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Kettle, AM., Aubrey, K., 2015.

Thread as a chronicle of contemporary political and symbolic narrative

Output Type:Artefact
Venue:Craft Now, Shipley Art Gallery, Gateshead;, Collect, Saatchi Gallery London ;VAS:T, Scottish Royal Academy of Art, Edinburgh;
URL:shipleyartgallery.org.uk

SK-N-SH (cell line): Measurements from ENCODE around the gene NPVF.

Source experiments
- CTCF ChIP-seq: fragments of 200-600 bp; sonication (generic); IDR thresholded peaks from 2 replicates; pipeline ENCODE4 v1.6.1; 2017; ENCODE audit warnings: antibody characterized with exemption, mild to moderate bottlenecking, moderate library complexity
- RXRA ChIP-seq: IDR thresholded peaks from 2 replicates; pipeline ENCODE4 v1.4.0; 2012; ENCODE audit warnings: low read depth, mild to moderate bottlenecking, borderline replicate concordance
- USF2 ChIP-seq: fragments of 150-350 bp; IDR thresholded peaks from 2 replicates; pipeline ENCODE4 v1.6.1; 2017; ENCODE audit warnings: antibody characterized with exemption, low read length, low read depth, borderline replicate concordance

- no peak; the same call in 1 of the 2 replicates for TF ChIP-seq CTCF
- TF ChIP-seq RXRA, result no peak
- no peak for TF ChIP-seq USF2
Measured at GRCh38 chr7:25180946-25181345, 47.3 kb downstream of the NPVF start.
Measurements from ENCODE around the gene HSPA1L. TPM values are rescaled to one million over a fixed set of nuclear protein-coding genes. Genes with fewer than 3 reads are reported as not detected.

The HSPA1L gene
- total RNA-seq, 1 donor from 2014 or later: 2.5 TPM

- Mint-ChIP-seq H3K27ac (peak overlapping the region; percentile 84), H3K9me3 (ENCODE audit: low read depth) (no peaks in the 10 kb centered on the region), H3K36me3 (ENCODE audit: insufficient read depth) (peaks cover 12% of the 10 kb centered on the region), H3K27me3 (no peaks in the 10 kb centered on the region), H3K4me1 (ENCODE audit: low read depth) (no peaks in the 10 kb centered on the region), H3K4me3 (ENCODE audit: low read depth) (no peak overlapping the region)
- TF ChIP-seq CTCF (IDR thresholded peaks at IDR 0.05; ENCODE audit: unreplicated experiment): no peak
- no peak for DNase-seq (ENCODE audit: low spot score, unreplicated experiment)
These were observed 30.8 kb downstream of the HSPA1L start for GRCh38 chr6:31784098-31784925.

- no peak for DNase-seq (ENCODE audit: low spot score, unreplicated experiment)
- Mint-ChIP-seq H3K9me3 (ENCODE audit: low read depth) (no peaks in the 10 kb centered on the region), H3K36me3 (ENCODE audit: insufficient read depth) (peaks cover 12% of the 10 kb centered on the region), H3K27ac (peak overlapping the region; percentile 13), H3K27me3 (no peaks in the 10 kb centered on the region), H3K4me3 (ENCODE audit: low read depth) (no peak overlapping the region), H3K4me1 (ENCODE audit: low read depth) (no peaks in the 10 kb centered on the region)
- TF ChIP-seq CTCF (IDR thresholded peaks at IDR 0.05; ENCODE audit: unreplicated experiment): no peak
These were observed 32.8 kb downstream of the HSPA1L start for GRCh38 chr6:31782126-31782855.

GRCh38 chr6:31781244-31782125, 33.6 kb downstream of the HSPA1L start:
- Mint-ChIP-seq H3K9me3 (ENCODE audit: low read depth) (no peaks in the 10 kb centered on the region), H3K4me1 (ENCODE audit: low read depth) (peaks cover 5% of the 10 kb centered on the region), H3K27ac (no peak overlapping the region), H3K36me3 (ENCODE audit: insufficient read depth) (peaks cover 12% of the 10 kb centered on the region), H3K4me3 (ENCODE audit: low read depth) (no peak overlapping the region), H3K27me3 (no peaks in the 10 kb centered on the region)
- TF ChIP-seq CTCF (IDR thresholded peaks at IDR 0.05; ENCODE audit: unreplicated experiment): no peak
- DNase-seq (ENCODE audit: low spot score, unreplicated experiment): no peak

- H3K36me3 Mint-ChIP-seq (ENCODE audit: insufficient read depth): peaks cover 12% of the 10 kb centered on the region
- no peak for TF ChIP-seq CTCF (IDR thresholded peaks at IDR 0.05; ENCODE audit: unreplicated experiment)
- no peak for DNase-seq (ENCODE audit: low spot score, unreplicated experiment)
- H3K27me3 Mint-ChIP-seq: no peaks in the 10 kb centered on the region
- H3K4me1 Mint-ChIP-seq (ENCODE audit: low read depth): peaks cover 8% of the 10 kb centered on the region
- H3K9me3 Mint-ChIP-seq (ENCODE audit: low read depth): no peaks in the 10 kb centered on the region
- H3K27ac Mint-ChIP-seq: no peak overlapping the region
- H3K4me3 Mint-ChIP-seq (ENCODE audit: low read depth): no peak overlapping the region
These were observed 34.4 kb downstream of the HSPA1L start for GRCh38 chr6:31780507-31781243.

The research interrogates thread as a female chronicler of contemporary event-based history building upon the emancipatory use of stitch in 20th century suffragism by key figures of the influential Glasgow School of Art. Two artefacts 'Golden Dawn' and 'The Dog Loukanikos and the Cat's Cradle' articulate a feminine voice as assertively radical, using craft as soft power to actively in engage in political debate on territorialisation. This monumental scale draws on the concept of 'sublime' which in free-stitch, is original to my work. It extends stitch into a unique contemporary form, significantly utilising embroidery/decoration as an expression of violent protest, within the mainstream of arts practice, influencing current political discourse as opposed to marginalised as applied and domestic. Commentary in the Wall Street Journal USA (2014), identified its innovation as the sole politically motivated craft commentary in the Crafts Council exhibition Saatchi Gallery 2014. The artefact 'Golden Dawn' was acquired by Shipley Art Gallery, Gateshead, for their seminal collection of key British makers. The stitched artefacts entered the debate on the political dramas in Greece 2013- 2015 and the wider debate over European unity, economy and authority seeking to encourage participation in the general elections in Greece and UK 2015 and represent the disenfranchised minority. They were exhibited in 8 major international galleries; the Saatchi Gallery, London in 2014, 2015, the Scottish National Academy as invited artist and the Rijswick Museum, Holland. The research builds upon a Research Residency funded by Australia National University, Canberra (2014) which investigated the notion of homeland linked to the symbolic/mythic/metaphorical element of thread. The works contemporise the pre-eminent historical canon of British figural, biographical work in fine dense thread and goldwork, which extends from the Bayeux Tapestry and medieval Opus Anglicanum. Further they engage in cross-disciplinary practice with the inclusion of glass elements by Kirsteen Aubrey.